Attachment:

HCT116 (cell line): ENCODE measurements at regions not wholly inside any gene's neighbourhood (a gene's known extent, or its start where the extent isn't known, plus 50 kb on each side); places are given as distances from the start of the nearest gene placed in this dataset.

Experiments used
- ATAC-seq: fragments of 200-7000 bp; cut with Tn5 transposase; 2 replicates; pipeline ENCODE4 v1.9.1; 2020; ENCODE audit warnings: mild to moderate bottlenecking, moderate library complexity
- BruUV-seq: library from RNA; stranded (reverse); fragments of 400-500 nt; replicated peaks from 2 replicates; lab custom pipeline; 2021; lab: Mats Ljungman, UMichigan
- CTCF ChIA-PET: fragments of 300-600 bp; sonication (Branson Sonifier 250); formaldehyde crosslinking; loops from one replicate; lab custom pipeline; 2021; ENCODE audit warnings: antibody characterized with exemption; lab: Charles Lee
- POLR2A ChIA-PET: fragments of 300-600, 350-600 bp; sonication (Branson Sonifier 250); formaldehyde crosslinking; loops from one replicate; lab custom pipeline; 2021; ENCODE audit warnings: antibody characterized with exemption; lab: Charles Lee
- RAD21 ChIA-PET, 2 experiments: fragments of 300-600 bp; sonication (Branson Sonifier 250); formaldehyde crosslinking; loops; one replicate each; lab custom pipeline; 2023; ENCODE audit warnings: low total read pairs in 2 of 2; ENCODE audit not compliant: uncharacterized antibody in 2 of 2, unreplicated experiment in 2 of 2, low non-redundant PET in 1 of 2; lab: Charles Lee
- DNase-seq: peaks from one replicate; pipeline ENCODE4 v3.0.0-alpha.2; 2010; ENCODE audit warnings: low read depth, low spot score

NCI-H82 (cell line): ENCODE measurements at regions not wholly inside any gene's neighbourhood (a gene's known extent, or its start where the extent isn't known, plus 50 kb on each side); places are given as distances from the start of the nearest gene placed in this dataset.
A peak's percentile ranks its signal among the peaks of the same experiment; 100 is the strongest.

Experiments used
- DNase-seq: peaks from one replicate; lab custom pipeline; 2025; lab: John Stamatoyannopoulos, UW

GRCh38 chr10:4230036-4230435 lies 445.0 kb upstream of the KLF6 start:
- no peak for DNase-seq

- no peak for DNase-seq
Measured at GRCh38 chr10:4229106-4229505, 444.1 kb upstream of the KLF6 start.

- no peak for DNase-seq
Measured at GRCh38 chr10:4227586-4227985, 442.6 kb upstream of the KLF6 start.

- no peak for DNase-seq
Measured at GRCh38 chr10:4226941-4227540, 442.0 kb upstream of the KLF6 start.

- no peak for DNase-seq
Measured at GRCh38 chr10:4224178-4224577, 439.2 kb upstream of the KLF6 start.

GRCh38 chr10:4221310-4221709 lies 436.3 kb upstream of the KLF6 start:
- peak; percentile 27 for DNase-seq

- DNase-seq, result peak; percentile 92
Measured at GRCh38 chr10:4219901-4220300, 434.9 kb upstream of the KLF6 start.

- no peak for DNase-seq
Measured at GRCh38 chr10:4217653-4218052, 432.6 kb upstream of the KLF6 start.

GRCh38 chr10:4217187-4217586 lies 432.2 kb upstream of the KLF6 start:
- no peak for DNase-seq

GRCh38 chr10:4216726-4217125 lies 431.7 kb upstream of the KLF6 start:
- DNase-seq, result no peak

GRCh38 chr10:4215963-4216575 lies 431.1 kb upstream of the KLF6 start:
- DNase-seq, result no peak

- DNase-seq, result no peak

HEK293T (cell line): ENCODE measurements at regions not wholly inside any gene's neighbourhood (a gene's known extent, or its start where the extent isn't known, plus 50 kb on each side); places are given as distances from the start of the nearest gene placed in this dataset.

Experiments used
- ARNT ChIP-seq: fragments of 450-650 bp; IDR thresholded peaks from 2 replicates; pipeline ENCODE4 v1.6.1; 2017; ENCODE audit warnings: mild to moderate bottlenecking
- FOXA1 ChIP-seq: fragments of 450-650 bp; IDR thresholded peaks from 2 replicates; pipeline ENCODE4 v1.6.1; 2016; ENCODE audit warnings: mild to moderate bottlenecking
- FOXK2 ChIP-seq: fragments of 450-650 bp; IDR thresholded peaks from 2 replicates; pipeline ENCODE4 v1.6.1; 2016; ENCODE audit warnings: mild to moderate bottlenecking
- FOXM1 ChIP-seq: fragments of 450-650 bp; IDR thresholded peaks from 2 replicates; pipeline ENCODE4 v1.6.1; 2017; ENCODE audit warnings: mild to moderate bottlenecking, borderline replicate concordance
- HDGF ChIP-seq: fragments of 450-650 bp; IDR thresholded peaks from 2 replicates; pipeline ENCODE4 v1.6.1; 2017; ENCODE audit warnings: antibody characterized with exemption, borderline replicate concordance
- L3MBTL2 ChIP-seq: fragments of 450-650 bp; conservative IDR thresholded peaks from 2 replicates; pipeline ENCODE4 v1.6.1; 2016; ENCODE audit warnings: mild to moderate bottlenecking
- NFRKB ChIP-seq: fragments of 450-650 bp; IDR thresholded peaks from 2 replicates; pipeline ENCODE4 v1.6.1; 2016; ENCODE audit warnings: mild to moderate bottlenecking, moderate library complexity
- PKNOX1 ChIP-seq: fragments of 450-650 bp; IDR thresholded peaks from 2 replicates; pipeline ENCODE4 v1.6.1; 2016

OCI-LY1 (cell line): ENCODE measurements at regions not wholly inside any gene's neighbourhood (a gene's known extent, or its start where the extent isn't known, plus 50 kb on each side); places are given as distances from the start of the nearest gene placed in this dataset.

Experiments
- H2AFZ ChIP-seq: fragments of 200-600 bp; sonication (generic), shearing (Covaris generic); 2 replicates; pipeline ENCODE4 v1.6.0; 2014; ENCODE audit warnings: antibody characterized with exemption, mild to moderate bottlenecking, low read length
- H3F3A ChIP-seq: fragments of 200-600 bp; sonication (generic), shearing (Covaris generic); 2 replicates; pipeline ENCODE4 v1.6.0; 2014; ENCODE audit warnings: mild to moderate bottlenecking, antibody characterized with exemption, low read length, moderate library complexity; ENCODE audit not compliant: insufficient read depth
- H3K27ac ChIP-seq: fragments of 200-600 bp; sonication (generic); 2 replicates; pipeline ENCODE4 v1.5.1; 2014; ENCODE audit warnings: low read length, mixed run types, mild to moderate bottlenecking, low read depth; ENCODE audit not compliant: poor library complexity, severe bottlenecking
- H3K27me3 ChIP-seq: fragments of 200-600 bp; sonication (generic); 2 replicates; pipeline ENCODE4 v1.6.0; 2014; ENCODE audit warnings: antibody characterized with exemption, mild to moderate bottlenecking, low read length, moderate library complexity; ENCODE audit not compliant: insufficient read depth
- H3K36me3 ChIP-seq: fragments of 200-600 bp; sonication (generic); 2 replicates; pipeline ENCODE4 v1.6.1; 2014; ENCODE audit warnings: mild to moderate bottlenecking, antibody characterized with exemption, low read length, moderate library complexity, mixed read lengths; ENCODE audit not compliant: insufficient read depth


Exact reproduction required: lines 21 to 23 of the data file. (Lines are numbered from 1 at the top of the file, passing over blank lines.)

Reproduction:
- no peak for DNase-seq
Measured at GRCh38 chr10:4224178-4224577, 439.2 kb upstream of the KLF6 start.

GRCh38 chr10:4221310-4221709 lies 436.3 kb upstream of the KLF6 start: